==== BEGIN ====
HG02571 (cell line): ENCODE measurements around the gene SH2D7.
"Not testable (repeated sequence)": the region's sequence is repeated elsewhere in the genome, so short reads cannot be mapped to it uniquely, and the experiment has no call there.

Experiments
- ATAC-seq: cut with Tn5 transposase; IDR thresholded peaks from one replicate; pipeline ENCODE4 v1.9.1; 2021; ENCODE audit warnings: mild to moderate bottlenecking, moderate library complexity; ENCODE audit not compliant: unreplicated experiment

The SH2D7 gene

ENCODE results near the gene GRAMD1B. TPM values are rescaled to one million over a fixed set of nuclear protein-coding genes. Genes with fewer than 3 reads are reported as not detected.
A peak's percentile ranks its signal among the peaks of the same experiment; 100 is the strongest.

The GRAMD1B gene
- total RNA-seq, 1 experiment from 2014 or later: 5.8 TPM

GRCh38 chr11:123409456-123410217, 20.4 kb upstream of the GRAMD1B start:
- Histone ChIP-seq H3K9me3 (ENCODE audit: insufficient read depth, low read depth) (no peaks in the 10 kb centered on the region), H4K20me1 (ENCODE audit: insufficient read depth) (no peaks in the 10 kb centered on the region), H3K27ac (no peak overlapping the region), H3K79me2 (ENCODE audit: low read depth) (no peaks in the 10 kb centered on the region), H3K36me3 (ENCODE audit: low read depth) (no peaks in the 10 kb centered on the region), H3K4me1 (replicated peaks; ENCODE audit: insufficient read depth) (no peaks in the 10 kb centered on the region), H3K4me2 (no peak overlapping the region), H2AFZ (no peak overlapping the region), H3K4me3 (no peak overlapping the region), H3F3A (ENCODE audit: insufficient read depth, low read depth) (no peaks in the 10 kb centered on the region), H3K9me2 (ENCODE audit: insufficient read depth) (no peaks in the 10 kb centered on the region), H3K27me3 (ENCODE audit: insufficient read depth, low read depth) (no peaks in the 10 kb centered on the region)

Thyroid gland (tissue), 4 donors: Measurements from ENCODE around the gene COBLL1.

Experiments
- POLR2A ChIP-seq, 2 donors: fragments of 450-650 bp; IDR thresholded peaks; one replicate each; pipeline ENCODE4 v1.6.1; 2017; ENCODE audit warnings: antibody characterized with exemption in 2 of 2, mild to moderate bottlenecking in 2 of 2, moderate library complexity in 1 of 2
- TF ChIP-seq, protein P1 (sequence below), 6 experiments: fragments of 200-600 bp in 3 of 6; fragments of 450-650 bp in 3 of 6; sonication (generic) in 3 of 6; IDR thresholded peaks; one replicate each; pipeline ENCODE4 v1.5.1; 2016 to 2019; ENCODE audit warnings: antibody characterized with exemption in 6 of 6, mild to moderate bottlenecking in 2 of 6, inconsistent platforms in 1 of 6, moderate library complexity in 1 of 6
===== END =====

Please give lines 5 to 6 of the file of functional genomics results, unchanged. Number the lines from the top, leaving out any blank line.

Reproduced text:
The SH2D7 gene

ENCODE results near the gene GRAMD1B. TPM values are rescaled to one million over a fixed set of nuclear protein-coding genes. Genes with fewer than 3 reads are reported as not detected.